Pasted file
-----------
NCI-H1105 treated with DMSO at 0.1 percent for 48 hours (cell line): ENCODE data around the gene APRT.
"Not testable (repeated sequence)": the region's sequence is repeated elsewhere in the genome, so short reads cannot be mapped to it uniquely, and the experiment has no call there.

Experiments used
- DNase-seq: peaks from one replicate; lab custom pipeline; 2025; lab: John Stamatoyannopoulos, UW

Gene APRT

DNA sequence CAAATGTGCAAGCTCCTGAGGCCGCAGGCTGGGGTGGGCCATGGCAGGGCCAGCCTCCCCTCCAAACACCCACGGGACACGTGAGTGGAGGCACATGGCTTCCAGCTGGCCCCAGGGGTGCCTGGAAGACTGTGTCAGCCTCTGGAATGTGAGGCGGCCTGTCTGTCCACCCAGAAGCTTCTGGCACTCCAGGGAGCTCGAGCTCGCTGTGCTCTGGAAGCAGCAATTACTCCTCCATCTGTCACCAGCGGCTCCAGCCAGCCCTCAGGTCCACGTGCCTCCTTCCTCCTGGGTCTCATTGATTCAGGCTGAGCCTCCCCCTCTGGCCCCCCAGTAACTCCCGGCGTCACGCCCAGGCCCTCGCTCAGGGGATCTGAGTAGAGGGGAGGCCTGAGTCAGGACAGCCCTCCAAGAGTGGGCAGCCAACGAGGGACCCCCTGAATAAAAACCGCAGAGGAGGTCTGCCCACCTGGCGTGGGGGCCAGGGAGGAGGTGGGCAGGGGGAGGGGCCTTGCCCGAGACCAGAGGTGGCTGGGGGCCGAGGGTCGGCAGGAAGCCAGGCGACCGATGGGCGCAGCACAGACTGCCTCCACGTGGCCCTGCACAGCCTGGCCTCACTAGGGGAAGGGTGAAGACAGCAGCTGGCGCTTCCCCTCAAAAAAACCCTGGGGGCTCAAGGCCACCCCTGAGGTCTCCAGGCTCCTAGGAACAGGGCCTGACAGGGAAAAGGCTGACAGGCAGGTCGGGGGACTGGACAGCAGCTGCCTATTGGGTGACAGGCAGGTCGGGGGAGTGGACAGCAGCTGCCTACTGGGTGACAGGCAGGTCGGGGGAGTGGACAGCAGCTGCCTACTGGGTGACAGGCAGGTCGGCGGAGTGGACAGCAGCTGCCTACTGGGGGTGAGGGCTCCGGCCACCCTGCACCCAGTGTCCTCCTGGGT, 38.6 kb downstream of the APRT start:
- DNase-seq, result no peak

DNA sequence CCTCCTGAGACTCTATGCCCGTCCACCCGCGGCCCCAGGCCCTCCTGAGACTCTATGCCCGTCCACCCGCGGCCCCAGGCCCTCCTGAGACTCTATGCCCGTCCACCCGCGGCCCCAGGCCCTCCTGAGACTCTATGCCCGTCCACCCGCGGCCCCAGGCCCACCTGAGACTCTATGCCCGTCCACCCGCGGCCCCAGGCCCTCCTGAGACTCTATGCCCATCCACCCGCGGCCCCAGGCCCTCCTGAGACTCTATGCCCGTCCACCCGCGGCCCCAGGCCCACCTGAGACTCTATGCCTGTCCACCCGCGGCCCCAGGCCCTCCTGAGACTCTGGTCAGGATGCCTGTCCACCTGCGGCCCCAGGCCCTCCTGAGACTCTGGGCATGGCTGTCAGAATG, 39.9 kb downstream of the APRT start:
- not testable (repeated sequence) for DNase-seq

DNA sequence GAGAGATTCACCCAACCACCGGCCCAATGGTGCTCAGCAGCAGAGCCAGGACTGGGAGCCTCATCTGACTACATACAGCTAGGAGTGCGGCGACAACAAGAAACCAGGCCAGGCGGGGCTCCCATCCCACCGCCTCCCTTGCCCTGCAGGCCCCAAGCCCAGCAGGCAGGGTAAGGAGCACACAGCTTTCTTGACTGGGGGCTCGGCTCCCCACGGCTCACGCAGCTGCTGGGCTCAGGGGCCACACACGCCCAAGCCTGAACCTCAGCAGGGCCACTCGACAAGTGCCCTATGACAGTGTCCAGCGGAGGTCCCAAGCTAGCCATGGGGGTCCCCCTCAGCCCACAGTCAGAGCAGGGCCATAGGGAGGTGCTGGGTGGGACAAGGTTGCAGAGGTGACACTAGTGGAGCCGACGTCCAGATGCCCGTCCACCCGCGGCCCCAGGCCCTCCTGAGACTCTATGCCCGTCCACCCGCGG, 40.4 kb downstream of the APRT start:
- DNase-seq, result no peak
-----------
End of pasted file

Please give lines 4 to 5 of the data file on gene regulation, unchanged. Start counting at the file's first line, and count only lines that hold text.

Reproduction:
- DNase-seq: peaks from one replicate; lab custom pipeline; 2025; lab: John Stamatoyannopoulos, UW

Gene APRT